If you leave Los Angeles, Calif., on Interstate 10 and head east for about 40 miles, you’ll run into a quintessentially suburban phenomenon: the opening of a subdivision.
At one such development called College Park in Chino, Calif., the lawns are bright green, the D.J. is spinning classic rock and a lot of the conversations are in Mandarin. Among those looking for a house is Eddie Yung. He lives in China now, but he’s moving to California.
The number of Chinese buying homes in the U.S. has more than doubled since 2007, with most of those sales in Southern California. Some are buying for investment purposes — prices are positively cheap compared to the market in Beijing or Shanghai — and others are planning to start a life in the states.
Marketing to those Chinese buyers has meant learning about what customers want in a house’s design, says Mark Torres, a division president for Lennar Homes, the company that’s building the subdivision.
“We consider feng shui elements in all our designs,” Torres says. “Everything from the water-fire elements and making sure that we don’t have those types of conflicts [and] designing the entry of the homes to keep all that positive energy in the home.”
Just a few miles from College Park is the town of Chino Hills, which Lisa Dutton calls home. But her house has feng shui problems. It’s had issues since she bought it from a Chinese seller 15 years ago.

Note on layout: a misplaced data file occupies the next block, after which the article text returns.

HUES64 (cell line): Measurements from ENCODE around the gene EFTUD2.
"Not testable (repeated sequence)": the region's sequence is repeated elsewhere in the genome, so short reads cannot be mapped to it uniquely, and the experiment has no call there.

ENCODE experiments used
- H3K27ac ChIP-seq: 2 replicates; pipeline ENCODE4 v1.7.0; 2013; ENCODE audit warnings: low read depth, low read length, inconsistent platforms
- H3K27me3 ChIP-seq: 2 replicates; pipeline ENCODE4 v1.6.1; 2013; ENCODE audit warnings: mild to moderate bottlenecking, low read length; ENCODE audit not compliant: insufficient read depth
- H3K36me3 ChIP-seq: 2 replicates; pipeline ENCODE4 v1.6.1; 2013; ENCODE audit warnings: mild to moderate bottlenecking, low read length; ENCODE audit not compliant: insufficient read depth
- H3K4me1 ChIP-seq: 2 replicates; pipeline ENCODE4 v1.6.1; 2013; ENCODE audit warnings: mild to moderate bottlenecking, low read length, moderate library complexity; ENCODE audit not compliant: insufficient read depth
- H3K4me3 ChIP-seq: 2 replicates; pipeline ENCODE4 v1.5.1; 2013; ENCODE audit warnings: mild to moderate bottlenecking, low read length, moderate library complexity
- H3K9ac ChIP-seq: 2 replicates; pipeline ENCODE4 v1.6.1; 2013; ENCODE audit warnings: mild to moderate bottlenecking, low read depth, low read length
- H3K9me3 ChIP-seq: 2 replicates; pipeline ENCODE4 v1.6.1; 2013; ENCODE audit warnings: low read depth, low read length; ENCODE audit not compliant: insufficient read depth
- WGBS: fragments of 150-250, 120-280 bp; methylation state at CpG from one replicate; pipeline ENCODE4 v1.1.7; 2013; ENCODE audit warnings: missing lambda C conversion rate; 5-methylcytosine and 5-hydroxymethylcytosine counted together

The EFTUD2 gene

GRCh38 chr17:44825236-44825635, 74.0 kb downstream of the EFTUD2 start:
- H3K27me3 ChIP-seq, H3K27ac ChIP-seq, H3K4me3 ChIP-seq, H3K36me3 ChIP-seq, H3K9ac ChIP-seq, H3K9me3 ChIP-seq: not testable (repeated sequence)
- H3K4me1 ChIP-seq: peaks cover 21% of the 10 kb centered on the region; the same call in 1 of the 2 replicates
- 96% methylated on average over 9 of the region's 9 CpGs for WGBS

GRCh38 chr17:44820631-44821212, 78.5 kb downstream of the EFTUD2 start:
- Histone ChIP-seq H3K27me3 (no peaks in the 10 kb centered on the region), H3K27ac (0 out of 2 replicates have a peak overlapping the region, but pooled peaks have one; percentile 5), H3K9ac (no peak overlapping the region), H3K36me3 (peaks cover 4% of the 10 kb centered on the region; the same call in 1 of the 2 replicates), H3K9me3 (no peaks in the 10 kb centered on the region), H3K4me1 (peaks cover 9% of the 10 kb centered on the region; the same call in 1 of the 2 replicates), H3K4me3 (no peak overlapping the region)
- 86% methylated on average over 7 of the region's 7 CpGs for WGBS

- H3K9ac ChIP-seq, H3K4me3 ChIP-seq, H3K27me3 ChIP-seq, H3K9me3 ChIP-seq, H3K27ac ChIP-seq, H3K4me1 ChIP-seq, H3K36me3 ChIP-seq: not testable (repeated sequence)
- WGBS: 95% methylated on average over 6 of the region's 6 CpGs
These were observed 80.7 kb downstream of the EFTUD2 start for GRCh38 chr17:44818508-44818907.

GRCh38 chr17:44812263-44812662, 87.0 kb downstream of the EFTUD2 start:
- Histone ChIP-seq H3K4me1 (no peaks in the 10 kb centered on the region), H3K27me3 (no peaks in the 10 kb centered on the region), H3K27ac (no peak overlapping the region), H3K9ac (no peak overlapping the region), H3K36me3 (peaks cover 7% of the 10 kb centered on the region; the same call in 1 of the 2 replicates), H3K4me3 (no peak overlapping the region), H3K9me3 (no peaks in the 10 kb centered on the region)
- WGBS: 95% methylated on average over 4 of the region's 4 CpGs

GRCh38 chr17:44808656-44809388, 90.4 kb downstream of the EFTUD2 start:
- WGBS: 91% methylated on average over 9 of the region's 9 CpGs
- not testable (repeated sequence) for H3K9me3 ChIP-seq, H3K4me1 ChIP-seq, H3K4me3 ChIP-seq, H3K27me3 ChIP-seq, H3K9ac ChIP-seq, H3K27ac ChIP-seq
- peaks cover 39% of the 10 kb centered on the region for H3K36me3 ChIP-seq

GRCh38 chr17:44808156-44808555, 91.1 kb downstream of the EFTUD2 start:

“As he was moving out, he told us the reason he was moving was the house didn’t have good chi,” Dutton says. “We had no idea what chi was! Had no idea whatsoever. So, we bought the house.”
Dutton’s house had been on the market for 30 months, but she was getting nothing but lowball offers.
“At first I was offended because I thought, ‘Wow, my house is beautiful. What’s wrong? Why is someone just walking right out the door?’ ” she says.
Jessie Kim, a feng shui consultant, has the answer to those questions. Standing in the foyer of Dutton’s house, she points out the problem.
“When you open up the front door and then you have a stairway coming right at you, things like to go to the lowest point,” Kim says.
For a lot of Americans, a big fancy staircase is a status statement. But if you are into feng shui, Kim says that’s a non-starter.
“You don’t want all the energy that are upstairs being rushed out to the front door,” Kim explains. “You don’t want those things lining up.”
To help, she put a red rug below the stairs to channel the energy back up and installed a fountain in the lawn to balance the water element. She also added a big welcome mat outside the front of the door to invite in positive energy.
“It should be welcoming,” Kim says. “None of those, ‘Wipe your paws,’ or, ‘Don’t come in here,’ those funny doormat sayings. You don’t want to do that.”
With these changes, the offers started rolling in. Dutton says she’s just closed on a deal with a Chinese couple worth almost $100,000 more than her previous best offer.
Back at the grand opening of College Park, Eddie Yung is taking a break from walking through model homes and enjoying some complimentary lo mein. He’s looked around in other Los Angeles suburbs but he likes the house he saw here. In fact, he’s going to sign a deposit on one.
That was the fourth home sold at College Park before noon. When the chi is flowing in the right direction, the money will too.